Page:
BOSTON (MyFoxBoston.com) -- State Auditor Suzanne Bump is standing by her scathing report, even though Gov. Deval Patrick is questioning its accuracy.
She tells FOX 25 Political Reporter Sharman Sacchetti the 'pushback' she is receiving from the Patrick administration, is a "mystery."
Bump's audit shows more than 1,100 dead people received welfare benefits, some for as long as two years after they had died.
Sacchetti caught up with Gov. Patrick Thursday night before he delivered a commencement address in Springfield.
When asked about the report, Patrick questioned its accuracy.
"There's fact and then there's not fact," said the governor. "We've asked for all of the cases because if there's a 'there' there, we need to deal with it."
Patrick also said, "Let's deal with the scale of these issues in reality, and if the Auditor is telling us there are 1,200 cases, let's see what those cases are really, because the first 178 they told us about turned out mostly not to be a problem."
Bump says the Administration is "confusing a lot of different data sets," and stands by her report.
When asked why Gov. Patrick is defensive about those figures, Bump told Sacchetti, "I'm not sure. It really, frankly, is a mystery to me. they could be declaring victory and claiming credit for reform, and instead we're getting into a squabble about just how many are dead."
Bump also noted the administration hasn't "questioned is the validity of the recommendations that are in the report," adding that "they have adopted them."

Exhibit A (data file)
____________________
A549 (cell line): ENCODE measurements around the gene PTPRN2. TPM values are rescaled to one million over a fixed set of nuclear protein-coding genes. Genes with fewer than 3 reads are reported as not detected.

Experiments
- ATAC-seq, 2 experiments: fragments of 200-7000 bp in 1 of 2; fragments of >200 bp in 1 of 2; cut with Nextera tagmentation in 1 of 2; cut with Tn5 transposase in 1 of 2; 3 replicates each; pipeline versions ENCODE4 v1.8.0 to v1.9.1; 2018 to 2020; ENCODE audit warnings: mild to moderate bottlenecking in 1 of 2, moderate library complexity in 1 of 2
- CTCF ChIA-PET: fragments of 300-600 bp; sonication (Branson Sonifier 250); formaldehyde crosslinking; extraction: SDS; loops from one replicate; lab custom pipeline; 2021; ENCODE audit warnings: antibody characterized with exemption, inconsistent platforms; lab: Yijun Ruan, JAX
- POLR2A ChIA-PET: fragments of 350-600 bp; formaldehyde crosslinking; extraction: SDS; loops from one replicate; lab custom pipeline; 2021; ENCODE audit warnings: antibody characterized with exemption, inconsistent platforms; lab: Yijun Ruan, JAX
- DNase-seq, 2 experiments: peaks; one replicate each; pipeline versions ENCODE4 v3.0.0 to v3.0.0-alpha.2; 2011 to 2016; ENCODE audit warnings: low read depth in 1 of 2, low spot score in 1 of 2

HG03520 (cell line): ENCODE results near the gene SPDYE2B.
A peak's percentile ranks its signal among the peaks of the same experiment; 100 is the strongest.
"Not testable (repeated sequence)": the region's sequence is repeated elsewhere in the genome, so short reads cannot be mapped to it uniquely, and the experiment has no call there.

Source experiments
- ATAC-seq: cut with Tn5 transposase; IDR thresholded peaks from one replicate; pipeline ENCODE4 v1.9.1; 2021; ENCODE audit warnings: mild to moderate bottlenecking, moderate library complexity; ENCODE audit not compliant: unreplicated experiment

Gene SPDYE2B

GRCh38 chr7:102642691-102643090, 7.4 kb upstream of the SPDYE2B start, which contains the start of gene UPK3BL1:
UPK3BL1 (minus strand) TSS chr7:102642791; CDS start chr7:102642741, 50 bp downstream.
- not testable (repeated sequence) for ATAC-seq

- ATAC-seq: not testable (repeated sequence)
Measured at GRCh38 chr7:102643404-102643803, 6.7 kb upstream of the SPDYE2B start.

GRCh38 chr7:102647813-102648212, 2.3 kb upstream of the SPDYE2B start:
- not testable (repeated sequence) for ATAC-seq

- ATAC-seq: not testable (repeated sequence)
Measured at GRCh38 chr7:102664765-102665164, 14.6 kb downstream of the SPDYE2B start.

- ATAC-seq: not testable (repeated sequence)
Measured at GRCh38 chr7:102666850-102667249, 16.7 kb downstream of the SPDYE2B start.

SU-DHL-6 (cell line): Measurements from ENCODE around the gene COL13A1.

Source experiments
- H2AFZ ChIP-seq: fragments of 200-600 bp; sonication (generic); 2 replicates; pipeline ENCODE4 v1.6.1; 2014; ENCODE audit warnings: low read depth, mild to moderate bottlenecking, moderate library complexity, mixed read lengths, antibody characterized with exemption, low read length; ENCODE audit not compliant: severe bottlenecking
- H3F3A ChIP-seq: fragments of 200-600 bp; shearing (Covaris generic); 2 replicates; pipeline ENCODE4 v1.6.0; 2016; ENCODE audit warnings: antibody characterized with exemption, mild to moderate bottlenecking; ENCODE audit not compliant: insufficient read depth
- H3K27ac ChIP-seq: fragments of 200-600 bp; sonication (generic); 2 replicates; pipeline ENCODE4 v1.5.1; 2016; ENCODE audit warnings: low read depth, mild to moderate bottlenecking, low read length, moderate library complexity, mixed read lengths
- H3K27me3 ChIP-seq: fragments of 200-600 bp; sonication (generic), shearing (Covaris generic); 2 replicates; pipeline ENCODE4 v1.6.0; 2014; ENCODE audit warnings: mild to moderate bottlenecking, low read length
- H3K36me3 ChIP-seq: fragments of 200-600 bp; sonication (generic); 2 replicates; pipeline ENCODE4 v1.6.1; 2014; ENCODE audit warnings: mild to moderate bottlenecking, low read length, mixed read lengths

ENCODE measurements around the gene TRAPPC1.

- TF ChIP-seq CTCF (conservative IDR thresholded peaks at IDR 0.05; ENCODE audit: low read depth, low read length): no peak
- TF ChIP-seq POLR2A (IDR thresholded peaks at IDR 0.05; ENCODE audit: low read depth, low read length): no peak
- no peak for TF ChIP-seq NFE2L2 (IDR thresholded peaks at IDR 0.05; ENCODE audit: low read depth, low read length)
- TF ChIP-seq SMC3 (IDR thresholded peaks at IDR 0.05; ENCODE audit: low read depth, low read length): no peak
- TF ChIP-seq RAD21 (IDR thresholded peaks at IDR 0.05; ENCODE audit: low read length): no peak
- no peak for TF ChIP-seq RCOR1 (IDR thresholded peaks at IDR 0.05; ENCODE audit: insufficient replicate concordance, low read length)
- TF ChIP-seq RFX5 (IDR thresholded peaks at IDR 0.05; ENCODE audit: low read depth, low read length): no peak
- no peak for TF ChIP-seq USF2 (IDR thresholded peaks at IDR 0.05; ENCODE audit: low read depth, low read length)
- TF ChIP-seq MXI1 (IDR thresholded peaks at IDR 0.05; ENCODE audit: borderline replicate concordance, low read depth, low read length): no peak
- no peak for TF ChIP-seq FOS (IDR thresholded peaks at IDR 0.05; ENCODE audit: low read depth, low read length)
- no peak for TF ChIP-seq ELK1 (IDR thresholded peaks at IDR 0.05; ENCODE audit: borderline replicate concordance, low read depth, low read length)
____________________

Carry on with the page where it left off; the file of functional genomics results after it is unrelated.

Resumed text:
In fact, on Beacon Hill, the audit has sparked calls for reform from both Democrats and Republicans. Attorney General Martha Coakley tells FOX 25 her office is "looking at it now," and deciding if criminal charges should be filed, adding that "We are on it."
When Sacchetti asked Bump if she thought the Patrick Administration was in denial over the problems she has brought to their attention, she answered, "They fixed the problems that were brought to their attention or working on those fixes."
"It's a strange situation and I really can't, that I really can't explain. But I think that our audit has served a purpose in identifying weaknesses and their controls against fraud and misuse of benefits," said Bump when asked if they won't admit they have problems.
When Sacchetti asked Bump if the State Auditor needs an audit, she responded "not in this case!"
The Department of Transitional Assistance has a new acting commissioner and a 100-day plan to end fraud and abuse. Suzanne Bump is a Democrat who once served on the governor's cabinet as his secretary of labor before she was elected as state auditor.
When we asked if she would be a candidate for governor she told us no, that she would be running again for the auditor position.